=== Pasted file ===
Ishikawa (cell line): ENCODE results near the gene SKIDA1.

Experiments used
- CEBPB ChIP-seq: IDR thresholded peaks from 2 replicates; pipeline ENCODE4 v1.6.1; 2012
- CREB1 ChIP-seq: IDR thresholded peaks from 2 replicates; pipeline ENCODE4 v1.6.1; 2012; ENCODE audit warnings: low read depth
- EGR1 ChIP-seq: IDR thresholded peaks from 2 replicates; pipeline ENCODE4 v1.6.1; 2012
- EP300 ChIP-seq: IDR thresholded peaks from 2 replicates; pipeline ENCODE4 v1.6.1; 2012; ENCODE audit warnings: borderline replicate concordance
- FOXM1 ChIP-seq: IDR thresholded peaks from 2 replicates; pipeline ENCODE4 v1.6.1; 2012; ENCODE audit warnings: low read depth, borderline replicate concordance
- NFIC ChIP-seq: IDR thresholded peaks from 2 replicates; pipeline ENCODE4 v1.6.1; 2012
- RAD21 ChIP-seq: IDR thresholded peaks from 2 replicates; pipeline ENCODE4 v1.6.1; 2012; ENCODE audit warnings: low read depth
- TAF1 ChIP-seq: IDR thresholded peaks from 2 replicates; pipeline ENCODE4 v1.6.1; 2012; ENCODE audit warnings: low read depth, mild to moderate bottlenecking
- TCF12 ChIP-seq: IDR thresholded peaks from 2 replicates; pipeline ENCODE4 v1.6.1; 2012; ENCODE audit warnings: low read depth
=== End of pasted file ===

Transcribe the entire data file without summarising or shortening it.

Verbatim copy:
Ishikawa (cell line): ENCODE results near the gene SKIDA1.

Experiments used
- CEBPB ChIP-seq: IDR thresholded peaks from 2 replicates; pipeline ENCODE4 v1.6.1; 2012
- CREB1 ChIP-seq: IDR thresholded peaks from 2 replicates; pipeline ENCODE4 v1.6.1; 2012; ENCODE audit warnings: low read depth
- EGR1 ChIP-seq: IDR thresholded peaks from 2 replicates; pipeline ENCODE4 v1.6.1; 2012
- EP300 ChIP-seq: IDR thresholded peaks from 2 replicates; pipeline ENCODE4 v1.6.1; 2012; ENCODE audit warnings: borderline replicate concordance
- FOXM1 ChIP-seq: IDR thresholded peaks from 2 replicates; pipeline ENCODE4 v1.6.1; 2012; ENCODE audit warnings: low read depth, borderline replicate concordance
- NFIC ChIP-seq: IDR thresholded peaks from 2 replicates; pipeline ENCODE4 v1.6.1; 2012
- RAD21 ChIP-seq: IDR thresholded peaks from 2 replicates; pipeline ENCODE4 v1.6.1; 2012; ENCODE audit warnings: low read depth
- TAF1 ChIP-seq: IDR thresholded peaks from 2 replicates; pipeline ENCODE4 v1.6.1; 2012; ENCODE audit warnings: low read depth, mild to moderate bottlenecking
- TCF12 ChIP-seq: IDR thresholded peaks from 2 replicates; pipeline ENCODE4 v1.6.1; 2012; ENCODE audit warnings: low read depth